A5 En El Castell
A6 Paisatge
A7 Cap A La Roda
B1 Els Reis Del Pais Deshabitat
B2 El Casament
B3 L'Amor A Les Rodes De L'Amor
B4 La Presó De Les Rodes
B5 Pasqua Florida

Discography: 
1968- L'Home Dibuixat 
1971- L'Orgia 
1975- Qualsevol Nit Pot Sortir el Sol 
1976- Galeta Galàctica 
1977- La Catedral 
1979- La Màgia de L'Estudiant 
1979- Antaviana 
1980- Sisa i Melodrama 
1981- Nit de Sant Joan 
1981- Noche de San Juan 
1982- Barcelona Postal 
1983- Roda la Música 
1984- Transcantautor 
1985- Sisa (Recopilatori) 
1994- Sisa: “El més galàctic” (Recopilatori) 
1996- “El Viajante”, amb Mestres, Llamado i Solfa (Disc-llibre) 
2002- Bola voladora (Drac/Virgin) 

Landberk “Indian Summer"1996 Sweden Prog Rock





Landberk “Indian Summer"1996 Sweden Prog Rock
full
By whatever stroke of grace or good fortune Scandinavia became a crucible of Progressive Rock in the 1990s, with Sweden in particular a nest of musical creativity to rival Italy in the ‘70s. The talent pool at the time was deep enough to hide even a first- rate outfit like LANDBERK, who in a perfect world could have rivaled the popularity of their compatriots in THE FLOWER KINGS (who, let’s face it, were never really very Nordic, probably a key to their international success).
I first heard LANDBERK on the Musea label "Progfest '95” CDs, sandwiched in between the Japanese gender-bent ELP clone ARS NOVA and the high octane Latin language fusion of DEUS EX MACHINA (the previous year’s compilation had introduced me to, among others, fellow Swede favorites ÄNGLAGÅRD and ANEKDOTEN). Landberk was the notable exception to the largely instrumental bias of the show: a song-based band with a spiky post-Punk guitar sound not far removed from JOY DIVISION or CRISPY AMBULANCE (or the pompous phonies of U2, if you want a really cheap comparison).

Likewise they also favored a mood of introspective gloom that the late Ian Curtis might have appreciated, although here it was expressed with a subtlety and nuance not often found in the typically grandiose ambitions of Progressive Rock. The music on this, their latest to date (and last ever?) studio album, is steeped in the same unique Midnight Sun melancholy, giving even the more up-tempo numbers (“Dustgod”, “Dreamdance”) an indelible air of wistful regret.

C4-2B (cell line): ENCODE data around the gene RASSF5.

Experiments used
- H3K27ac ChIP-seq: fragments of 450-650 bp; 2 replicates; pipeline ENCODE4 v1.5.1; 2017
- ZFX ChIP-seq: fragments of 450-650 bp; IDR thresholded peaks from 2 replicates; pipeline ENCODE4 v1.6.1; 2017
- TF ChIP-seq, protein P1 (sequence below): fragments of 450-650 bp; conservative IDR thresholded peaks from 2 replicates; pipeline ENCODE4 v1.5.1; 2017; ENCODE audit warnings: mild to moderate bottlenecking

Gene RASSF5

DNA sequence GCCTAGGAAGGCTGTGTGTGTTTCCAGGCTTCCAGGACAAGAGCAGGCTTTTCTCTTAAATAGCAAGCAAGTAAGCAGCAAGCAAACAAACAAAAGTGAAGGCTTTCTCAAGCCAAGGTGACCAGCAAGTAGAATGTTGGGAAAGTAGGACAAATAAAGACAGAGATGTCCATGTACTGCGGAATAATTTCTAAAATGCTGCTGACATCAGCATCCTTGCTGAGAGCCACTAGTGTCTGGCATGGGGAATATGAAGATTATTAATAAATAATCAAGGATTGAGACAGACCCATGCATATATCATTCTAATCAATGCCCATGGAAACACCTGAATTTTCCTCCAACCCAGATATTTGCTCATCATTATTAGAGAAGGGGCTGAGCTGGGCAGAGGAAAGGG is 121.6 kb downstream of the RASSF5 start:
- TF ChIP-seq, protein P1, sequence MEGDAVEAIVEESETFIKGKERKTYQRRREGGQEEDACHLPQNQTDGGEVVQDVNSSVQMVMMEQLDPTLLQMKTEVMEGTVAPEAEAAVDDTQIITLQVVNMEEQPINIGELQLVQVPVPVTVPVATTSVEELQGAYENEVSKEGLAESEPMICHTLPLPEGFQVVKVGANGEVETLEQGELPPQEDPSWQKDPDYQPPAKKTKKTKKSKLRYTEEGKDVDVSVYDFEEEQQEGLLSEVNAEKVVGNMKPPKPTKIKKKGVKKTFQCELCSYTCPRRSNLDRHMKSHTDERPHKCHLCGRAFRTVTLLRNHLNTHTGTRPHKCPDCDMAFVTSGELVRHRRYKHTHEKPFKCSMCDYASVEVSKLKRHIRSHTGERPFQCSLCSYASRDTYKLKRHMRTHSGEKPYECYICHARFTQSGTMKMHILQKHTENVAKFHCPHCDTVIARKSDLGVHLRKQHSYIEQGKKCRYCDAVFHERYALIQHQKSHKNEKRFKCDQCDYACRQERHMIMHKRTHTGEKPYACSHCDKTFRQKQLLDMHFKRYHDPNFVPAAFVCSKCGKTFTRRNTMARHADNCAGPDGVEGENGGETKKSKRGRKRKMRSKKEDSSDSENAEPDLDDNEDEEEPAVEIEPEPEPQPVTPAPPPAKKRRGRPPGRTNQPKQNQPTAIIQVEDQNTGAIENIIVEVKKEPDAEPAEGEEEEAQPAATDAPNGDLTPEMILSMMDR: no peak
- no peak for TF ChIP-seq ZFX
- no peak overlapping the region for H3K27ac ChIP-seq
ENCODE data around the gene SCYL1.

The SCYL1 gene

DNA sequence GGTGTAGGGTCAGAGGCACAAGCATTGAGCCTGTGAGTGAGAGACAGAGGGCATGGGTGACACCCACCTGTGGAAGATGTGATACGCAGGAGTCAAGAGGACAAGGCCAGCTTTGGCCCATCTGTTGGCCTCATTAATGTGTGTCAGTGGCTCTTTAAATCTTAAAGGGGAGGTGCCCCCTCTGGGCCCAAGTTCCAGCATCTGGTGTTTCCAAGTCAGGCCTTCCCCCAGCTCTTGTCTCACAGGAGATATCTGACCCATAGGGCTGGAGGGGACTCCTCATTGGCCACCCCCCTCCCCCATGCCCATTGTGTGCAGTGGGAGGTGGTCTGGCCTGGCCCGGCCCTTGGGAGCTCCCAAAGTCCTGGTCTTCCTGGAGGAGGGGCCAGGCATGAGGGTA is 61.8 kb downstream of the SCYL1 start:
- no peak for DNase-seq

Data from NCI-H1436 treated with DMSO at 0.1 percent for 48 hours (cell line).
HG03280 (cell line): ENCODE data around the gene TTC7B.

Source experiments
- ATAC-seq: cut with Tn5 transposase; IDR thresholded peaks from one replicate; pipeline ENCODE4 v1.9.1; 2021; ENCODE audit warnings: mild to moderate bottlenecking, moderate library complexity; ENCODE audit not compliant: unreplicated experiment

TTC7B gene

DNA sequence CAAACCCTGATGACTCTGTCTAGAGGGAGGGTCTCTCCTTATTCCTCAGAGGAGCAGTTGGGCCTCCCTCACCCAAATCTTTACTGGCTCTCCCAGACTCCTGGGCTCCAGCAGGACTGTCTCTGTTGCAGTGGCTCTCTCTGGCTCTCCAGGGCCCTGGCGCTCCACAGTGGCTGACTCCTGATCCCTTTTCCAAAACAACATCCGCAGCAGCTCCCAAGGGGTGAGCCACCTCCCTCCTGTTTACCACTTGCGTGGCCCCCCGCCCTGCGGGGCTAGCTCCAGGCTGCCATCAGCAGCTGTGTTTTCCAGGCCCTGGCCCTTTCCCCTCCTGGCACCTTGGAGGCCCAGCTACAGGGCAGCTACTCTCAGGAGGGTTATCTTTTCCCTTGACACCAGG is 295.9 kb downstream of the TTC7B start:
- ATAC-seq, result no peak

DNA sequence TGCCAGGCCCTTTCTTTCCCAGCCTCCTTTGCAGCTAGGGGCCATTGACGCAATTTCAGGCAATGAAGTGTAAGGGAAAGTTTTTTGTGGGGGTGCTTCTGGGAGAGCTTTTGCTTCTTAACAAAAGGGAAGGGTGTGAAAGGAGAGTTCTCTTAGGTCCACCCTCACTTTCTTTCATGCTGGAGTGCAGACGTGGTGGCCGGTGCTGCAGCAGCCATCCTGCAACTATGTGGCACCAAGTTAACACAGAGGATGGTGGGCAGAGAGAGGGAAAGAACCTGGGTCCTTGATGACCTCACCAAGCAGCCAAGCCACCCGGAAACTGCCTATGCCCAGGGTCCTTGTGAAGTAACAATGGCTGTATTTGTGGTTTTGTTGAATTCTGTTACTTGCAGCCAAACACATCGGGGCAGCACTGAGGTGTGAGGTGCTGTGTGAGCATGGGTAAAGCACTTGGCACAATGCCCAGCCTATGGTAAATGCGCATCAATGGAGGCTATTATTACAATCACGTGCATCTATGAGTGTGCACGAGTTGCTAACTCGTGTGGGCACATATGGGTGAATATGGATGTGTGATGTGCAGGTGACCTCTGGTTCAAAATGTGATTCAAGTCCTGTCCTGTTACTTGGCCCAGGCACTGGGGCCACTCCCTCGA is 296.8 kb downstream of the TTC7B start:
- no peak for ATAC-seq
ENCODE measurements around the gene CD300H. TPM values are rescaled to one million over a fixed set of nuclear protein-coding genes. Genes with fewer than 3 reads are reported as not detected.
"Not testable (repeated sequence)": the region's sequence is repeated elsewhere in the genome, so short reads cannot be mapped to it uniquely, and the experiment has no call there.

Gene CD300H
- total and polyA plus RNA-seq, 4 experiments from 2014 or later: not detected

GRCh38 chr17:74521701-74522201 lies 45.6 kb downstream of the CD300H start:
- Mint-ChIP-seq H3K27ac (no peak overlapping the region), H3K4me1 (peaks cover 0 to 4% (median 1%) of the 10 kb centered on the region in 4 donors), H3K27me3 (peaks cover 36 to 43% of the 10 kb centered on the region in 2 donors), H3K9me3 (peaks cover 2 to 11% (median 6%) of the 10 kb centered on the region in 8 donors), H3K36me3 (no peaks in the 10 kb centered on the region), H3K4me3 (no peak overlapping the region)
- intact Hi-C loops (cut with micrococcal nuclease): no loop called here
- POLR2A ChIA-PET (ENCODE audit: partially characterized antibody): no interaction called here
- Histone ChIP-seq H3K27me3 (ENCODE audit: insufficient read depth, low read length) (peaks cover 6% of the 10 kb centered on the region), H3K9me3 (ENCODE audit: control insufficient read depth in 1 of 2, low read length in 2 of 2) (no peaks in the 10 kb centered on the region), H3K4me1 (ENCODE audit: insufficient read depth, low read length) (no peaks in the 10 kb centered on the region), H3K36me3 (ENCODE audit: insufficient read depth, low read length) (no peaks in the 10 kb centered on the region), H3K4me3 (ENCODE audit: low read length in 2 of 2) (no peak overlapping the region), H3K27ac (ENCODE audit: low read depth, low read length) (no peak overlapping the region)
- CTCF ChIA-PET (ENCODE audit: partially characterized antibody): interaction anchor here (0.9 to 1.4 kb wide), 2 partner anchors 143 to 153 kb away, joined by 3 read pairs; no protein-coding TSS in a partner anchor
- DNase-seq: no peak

The production is sharp, the packaging is classy (again, unlike the histrionic visual overkill of too much Prog Rock cover art), and the performances are uniformly excellent. Listen to the relaxed yet confident drumming of Jonas Lindholm. Or Simon Nordberg’s keyboards, employed more for atmospheric color rather than the usual virtuoso wanking. And Reine Fiske proves himself a guitarist of rare delicacy and understated strength. His playing over the long fade out of “All Around Me”, or during the climactic chorus of “Why Do I Still Sleep” (I just now noticed the telling lack of a question mark in the song’s title), is almost cathartic in its beauty, wringing out every last drop of emotion from his strings.

But is it really Progressive Rock? Only in the same sense that a thoroughly modern rock band like RADIOHEAD can be considered Prog: i.e. in the best, genuinely creative (and not simply derivative) sense of the word. And, of course, they use a mellotron too, so that certainly qualifies them as closet Progheads.

If this was truly LANDBERK’s final album, and after an almost ten-year silence it’s beginning to look likely, they can at least boast of having quit at the top of their game.